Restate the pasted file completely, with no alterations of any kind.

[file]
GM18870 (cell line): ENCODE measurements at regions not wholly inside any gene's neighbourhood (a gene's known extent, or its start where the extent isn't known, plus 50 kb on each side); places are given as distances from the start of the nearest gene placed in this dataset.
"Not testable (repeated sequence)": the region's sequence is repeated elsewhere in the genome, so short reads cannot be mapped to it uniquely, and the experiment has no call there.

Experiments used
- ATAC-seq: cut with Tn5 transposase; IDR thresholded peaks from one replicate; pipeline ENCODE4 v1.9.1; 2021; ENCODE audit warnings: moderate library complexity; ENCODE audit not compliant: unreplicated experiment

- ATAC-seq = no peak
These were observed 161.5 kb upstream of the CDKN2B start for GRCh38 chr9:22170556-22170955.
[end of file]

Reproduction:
GM18870 (cell line): ENCODE measurements at regions not wholly inside any gene's neighbourhood (a gene's known extent, or its start where the extent isn't known, plus 50 kb on each side); places are given as distances from the start of the nearest gene placed in this dataset.
"Not testable (repeated sequence)": the region's sequence is repeated elsewhere in the genome, so short reads cannot be mapped to it uniquely, and the experiment has no call there.

Experiments used
- ATAC-seq: cut with Tn5 transposase; IDR thresholded peaks from one replicate; pipeline ENCODE4 v1.9.1; 2021; ENCODE audit warnings: moderate library complexity; ENCODE audit not compliant: unreplicated experiment

- ATAC-seq = no peak
These were observed 161.5 kb upstream of the CDKN2B start for GRCh38 chr9:22170556-22170955.